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by Staff Writers
Laurel MD (SPX) Feb 13, 2012
Few spacecraft travel 10 astronomical units during their entire mission. But with New Horizons already logging more than twice that distance on its way to Pluto, coming to within 10 AU of its main target is akin to entering the home stretch.
An astronomical unit is the average distance between Earth and the sun, about 93 million miles or 149 million kilometers. At around 4:55 Universal Time on Feb. 11 (or late tonight in the U.S.), New Horizons crosses to within 10 AU of the Pluto system.
To the team that has guided the piano-sized probe since its launch in January 2006, that means approach distances that used to be marked in billions of miles can be counted in millions, and astronomical units to go are listed in single digits.
Even time seems much shorter, now that the mission has entered the final three-year segment of its nine-plus year interplanetary trek from Earth to Pluto. The voyage culminates in the historic flight past Pluto and its moons on July 14, 2015, though encounter operations start several months earlier.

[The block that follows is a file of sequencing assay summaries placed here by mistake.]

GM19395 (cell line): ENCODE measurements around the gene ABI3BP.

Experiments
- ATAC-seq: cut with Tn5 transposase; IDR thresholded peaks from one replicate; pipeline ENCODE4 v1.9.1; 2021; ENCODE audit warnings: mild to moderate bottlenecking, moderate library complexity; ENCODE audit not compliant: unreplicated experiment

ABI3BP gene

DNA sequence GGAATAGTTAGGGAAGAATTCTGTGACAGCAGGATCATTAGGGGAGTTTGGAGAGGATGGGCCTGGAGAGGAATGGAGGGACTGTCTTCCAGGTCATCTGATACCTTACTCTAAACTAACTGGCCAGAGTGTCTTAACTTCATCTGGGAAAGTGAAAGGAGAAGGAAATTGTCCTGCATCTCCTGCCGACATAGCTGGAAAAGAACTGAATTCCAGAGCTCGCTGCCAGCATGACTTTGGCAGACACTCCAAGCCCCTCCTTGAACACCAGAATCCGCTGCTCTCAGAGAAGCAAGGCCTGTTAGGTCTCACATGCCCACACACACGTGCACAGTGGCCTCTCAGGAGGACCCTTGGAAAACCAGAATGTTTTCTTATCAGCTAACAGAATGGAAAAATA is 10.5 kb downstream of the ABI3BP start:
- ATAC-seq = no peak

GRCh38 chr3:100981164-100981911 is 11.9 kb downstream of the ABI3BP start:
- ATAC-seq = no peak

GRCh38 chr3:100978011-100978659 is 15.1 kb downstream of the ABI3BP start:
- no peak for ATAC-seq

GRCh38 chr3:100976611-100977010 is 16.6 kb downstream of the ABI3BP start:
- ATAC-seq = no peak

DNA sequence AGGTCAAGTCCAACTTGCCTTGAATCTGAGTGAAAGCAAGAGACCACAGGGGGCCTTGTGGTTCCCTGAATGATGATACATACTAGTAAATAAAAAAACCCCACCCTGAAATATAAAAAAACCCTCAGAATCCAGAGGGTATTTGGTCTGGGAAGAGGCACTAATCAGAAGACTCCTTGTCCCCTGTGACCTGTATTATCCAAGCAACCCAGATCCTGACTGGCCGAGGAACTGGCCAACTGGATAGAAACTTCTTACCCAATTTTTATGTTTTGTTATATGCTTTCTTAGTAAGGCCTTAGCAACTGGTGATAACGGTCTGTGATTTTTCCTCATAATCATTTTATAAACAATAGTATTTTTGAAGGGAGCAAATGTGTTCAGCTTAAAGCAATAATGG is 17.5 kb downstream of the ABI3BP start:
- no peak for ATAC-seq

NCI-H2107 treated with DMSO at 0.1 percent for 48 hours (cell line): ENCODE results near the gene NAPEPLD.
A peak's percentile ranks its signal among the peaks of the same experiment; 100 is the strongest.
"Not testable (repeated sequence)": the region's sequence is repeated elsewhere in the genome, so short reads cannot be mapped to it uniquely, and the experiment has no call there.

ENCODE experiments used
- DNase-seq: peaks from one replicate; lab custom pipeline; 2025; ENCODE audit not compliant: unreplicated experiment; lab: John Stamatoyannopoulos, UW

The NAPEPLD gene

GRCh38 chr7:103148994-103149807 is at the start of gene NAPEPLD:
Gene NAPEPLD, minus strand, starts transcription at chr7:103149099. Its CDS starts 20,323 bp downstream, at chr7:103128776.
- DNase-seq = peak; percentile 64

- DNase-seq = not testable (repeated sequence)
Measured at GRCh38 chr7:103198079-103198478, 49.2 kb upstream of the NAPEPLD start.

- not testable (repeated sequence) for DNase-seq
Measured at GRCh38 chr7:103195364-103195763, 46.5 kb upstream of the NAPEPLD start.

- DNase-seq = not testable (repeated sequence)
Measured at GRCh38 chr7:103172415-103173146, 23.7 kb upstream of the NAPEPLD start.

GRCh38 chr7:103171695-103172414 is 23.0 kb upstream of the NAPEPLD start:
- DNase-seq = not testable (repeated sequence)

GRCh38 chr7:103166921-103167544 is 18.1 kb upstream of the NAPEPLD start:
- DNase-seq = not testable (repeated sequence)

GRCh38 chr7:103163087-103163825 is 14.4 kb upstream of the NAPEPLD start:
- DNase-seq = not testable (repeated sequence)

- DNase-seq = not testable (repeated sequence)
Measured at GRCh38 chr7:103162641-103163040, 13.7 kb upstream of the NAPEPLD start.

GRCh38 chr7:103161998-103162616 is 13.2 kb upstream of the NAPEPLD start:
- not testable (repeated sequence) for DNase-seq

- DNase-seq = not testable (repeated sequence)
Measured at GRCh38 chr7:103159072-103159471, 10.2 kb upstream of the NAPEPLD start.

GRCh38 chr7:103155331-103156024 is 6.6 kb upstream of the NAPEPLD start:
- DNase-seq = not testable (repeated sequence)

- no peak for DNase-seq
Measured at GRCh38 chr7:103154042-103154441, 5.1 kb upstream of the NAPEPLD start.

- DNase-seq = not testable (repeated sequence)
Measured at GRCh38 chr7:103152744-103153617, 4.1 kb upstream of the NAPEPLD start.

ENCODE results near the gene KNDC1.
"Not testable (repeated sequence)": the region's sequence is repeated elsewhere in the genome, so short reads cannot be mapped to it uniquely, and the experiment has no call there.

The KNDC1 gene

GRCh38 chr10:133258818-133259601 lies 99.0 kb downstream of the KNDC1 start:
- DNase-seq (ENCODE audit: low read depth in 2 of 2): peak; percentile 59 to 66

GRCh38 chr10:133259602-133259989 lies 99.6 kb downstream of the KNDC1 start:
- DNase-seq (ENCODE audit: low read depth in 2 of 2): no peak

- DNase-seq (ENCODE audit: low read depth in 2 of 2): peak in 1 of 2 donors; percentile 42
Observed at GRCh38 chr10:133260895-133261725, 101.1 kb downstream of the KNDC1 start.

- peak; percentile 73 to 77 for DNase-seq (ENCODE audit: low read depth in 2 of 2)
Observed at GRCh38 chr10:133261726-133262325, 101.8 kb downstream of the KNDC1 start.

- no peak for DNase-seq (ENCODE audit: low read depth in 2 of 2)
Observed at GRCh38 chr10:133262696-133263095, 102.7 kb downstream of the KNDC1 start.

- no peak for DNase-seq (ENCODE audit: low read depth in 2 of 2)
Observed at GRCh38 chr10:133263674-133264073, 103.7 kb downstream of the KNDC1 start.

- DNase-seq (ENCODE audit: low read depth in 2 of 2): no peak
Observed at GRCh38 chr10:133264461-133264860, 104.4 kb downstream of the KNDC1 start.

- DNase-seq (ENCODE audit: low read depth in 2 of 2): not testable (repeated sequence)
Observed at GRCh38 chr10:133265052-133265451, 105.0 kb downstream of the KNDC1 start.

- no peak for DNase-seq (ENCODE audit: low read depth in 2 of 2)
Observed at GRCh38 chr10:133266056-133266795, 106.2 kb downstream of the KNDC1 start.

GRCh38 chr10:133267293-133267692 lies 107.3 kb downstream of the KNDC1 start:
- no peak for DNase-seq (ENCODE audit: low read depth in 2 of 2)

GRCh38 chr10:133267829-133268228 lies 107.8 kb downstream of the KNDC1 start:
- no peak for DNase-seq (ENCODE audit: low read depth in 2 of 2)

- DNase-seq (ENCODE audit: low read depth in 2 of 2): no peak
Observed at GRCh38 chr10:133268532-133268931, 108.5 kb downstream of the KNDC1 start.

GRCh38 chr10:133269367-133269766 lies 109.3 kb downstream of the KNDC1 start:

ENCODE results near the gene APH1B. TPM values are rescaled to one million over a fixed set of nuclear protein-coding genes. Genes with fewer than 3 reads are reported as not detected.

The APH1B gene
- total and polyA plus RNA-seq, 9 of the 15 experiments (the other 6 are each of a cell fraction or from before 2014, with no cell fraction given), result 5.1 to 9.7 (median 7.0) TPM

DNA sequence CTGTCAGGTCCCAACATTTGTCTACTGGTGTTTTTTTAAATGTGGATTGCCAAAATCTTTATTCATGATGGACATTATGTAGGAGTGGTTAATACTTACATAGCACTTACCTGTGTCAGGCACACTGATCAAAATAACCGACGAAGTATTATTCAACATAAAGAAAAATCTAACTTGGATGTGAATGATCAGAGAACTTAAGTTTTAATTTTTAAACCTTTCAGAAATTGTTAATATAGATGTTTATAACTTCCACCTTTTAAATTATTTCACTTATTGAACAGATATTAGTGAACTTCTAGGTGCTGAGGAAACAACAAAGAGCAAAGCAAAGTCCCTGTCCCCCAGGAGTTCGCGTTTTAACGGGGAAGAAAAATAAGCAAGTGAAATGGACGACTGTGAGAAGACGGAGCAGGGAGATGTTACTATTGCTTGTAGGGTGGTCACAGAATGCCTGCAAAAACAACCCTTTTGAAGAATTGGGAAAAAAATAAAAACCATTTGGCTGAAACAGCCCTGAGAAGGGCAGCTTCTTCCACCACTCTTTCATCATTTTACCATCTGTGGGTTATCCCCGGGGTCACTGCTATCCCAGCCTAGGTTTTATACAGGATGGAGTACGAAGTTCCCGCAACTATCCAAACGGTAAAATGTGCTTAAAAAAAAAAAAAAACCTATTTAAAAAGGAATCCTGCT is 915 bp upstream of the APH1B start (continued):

["Three years from now, encounter operations will already have begun, and we'll be beginning the exploration of frontier planet Pluto and its system of moons," says Alan Stern, New Horizons mission principal investigator from the Southwest Research Institute.
Not that spacecraft itself is marking any of this, mind you. New Horizons is currently in hibernation, more than 2.1 billion miles (nearly 3.5 billion kilometers) from Earth, racing outbound at 34,000 miles per hour.
Operators at the Johns Hopkins University Applied Physics Laboratory in Laurel, Md., will rouse New Horizons in late April for a comprehensive, two-month-long systems and instruments checkout.
Pluto and New Horizons at APL
The million outer planets of a star called Sol
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